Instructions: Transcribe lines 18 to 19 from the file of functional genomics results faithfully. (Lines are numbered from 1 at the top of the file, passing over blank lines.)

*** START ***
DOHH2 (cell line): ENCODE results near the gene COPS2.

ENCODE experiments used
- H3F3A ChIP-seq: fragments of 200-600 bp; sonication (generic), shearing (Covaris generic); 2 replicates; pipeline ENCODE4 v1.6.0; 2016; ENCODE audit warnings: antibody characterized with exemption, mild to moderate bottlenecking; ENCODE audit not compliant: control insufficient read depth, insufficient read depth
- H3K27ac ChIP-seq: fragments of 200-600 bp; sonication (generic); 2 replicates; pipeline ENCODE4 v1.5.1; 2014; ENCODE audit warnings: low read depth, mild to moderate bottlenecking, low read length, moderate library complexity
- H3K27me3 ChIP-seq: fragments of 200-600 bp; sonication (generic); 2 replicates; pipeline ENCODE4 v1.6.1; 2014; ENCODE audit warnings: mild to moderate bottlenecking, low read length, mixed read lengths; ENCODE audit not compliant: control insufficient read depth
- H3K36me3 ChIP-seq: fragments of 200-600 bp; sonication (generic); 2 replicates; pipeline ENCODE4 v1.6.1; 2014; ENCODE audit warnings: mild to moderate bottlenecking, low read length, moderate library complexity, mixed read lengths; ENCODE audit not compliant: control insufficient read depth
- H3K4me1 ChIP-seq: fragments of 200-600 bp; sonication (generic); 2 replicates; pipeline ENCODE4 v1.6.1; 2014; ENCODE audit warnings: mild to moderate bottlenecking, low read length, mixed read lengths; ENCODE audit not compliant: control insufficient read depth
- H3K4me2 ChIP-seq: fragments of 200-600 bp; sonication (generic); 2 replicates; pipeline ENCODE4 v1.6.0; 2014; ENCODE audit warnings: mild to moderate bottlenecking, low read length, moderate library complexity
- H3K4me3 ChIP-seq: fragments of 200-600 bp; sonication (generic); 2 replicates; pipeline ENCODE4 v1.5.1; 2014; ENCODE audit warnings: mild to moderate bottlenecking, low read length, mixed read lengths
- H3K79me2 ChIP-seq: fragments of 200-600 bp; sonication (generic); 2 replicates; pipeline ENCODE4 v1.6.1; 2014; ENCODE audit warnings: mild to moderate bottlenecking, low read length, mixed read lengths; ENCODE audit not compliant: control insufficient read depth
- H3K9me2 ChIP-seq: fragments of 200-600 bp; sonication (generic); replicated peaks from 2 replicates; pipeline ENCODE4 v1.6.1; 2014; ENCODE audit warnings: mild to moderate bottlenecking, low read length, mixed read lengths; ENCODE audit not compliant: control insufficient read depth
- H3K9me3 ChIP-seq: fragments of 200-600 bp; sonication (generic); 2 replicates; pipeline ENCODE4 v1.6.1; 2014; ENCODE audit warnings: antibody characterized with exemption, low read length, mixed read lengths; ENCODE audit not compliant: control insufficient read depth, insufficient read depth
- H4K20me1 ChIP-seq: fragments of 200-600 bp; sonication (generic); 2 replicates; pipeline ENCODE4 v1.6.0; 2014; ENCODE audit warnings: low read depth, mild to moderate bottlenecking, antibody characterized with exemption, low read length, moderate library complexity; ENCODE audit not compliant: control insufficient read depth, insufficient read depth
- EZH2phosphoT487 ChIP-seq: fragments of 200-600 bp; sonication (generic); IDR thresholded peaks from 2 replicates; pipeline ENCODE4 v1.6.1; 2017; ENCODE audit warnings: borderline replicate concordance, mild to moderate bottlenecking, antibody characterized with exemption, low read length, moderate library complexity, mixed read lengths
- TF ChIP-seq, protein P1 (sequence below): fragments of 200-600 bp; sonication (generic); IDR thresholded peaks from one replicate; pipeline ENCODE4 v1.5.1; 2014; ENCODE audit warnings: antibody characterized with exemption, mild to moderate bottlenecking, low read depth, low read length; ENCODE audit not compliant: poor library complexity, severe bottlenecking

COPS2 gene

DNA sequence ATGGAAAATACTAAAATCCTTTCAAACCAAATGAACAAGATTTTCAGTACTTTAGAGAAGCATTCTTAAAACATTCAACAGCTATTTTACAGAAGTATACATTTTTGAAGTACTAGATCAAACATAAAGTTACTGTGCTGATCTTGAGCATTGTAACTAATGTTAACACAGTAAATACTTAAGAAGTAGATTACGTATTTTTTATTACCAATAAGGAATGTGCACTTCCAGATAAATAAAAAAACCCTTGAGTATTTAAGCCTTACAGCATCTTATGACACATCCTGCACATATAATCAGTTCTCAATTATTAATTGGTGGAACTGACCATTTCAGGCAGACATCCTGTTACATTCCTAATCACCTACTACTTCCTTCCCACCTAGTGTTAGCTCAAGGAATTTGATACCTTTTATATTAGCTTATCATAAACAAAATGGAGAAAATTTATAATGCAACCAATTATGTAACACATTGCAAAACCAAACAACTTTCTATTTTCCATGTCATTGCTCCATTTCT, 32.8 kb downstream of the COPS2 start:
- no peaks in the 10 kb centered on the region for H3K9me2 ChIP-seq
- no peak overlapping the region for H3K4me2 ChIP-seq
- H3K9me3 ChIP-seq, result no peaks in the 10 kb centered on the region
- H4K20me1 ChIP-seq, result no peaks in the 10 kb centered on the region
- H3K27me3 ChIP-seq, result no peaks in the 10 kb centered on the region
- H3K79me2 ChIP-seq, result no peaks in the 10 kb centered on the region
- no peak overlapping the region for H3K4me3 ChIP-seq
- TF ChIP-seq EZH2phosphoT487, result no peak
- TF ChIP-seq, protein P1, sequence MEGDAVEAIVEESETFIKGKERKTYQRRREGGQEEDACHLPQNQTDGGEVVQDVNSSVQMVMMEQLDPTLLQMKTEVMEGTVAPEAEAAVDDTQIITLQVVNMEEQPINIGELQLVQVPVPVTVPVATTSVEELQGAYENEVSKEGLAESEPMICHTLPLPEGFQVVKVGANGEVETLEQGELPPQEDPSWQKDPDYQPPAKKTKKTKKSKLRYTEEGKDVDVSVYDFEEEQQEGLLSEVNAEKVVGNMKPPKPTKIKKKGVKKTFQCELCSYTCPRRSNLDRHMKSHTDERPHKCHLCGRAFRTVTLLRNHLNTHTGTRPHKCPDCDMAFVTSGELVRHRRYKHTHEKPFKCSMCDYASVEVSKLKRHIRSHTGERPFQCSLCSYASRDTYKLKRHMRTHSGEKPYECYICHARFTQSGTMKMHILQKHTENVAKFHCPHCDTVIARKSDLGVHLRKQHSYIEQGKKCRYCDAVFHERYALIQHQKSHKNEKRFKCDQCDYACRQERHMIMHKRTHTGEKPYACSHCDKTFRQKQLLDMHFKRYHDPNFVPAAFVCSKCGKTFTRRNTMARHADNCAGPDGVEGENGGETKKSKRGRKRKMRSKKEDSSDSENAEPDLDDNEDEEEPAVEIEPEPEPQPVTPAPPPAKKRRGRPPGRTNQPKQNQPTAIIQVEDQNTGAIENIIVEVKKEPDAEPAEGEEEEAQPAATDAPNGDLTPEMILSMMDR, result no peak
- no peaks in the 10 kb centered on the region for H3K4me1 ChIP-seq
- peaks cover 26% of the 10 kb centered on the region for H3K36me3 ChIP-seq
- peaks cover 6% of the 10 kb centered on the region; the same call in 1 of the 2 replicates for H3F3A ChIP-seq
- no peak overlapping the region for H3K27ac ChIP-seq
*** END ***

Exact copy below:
- no peaks in the 10 kb centered on the region for H3K9me2 ChIP-seq
- no peak overlapping the region for H3K4me2 ChIP-seq